I really love the new Group Area AF. It basically takes 5 points and uses them to grab and track whatever you're shooting. I never felt as though my D4 was deficient in tracking using the 9 Point AF-C by any stretch. I am only accustomed to assuming that all cameras miss a frame from time to time while shooting a 8-12 fps sequence. I've seen it with any Nikon or Canon body that I've ever used, including the 1Dx. I'm sure that the D4s is capable of missing focus from time to time, but it's a lot more rare now. It used to be that right in the middle of a sequence you would have a frame or two that would be just slightly out of focus (or in Canon's case wildly out of focus) and then it would snap back into sharp for the rest of the sequence. This is no longer the case with the D4s, especially not with the New Group AF. (For clarification; I was using my Go To settings for team sports on my D4s, which you can read more about in this blog post from last year.) So I said that the D4s is essentially the same hardware, so you may be wondering why this works better? It's the Expeed 4. It's gotta be. It's a lot faster, so it's doing a lot more Autofocusing every second than the Expeed 3 could. In computers, two years is more than a lifetime. Nikon knows this, and that's why they do a refresh of their flagship with the 's' moniker every two years.


(Nikon D4s, 1800A-ISO, Nikon 24-70F2.8N@70mm. 1/320th@F22)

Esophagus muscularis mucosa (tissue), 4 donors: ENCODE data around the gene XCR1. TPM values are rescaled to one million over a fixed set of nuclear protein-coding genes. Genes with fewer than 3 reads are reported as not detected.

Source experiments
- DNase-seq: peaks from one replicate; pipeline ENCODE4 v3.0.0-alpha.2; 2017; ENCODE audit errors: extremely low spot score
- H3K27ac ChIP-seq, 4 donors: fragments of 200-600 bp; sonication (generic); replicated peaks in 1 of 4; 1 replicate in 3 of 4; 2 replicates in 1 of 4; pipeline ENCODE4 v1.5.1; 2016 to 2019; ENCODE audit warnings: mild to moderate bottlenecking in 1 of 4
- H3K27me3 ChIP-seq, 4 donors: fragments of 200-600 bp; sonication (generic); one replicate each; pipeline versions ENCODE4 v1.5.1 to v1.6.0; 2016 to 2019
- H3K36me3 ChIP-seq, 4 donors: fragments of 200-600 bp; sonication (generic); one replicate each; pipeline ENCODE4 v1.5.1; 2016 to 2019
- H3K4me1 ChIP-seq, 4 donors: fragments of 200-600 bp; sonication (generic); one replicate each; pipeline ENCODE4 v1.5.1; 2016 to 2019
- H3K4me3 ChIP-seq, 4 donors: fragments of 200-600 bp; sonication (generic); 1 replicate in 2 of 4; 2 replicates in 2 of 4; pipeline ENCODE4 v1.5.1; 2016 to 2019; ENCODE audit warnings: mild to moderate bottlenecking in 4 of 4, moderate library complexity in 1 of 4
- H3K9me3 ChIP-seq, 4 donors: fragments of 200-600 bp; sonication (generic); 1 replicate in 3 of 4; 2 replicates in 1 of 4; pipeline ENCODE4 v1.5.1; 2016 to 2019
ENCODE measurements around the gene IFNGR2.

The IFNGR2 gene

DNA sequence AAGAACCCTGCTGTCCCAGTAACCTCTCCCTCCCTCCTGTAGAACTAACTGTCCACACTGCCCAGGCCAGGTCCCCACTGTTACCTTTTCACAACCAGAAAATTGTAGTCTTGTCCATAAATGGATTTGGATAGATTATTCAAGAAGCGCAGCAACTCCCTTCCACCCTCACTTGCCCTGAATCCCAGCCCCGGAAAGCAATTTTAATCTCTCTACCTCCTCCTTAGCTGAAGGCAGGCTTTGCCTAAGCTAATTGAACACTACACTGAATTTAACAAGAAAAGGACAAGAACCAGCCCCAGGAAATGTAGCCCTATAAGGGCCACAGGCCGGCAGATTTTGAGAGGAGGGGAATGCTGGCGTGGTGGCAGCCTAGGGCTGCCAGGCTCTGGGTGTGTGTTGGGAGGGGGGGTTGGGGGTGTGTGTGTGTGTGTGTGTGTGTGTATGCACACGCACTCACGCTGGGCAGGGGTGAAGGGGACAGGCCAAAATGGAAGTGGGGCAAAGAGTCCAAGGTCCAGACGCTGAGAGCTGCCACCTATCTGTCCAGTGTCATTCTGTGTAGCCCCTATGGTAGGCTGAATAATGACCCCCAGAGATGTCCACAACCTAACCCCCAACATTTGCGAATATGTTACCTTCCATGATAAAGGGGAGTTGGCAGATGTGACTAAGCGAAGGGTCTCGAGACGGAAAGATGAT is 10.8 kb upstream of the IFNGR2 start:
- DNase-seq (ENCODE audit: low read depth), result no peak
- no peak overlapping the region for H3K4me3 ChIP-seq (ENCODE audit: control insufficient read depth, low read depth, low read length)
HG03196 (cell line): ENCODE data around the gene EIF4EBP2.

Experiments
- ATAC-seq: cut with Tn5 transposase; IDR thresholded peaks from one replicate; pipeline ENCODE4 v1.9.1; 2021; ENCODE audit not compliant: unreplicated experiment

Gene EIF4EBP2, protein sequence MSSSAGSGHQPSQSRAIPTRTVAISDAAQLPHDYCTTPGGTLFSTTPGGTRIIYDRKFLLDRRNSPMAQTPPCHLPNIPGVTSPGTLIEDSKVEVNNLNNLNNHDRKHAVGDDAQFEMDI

So now anybody reading this is wondering when I'm going to get to High ISO and Image quality. (Assuming you didn't Command+F when you got to this page to jump right to it). Nikon Touts that there is a 1 stop advantage in High ISO to the D4s over the D4. They are right, and they aren't. Years and Years ago, as I recall the story, Kodak hired some scientists someplace (they probably all looked like Doc Brown) to determine the best resolution for a Digital camera sensor. To that recollection Kodak decided that 11-12 Megapixels was the Sweet spot in terms of resolution for the size of the pixels in the sensor to best absorb light and digitally record a scene in in almost any light. When the D4 came out people were upset because it was supposedly only "As Good" as the D3s in terms of High Iso when viewed at 100%. Yes, it was "As Good", but it was also at 33% higher resolution than that 12 megapixel maximum that Kodak projected years ago. That means in reality if you sized the D4 images down from 16 to 12 megapixels, you easily got another stop of High ISO out of it. I've never hesitated when I've needed to push my D4 up to 12k ISO, and have even, on occasion, pushed it up to 25,600 with very acceptable results. The shot below is of Roofus the stray cat that I made while shooting birds in our back yard. We call him Roofus because he likes to sit on our roof and look in the window at us, but I digress. To get started, this is a full resolution frame at 25,800ISO in good healthy light outside. I wouldn't be a halfway decent photographer if I didn't have a cat photo in this review. (Duh). Secondly, I would normally crop into this image a little bit on the top, but then it wouldn't be a full resolution image now would it?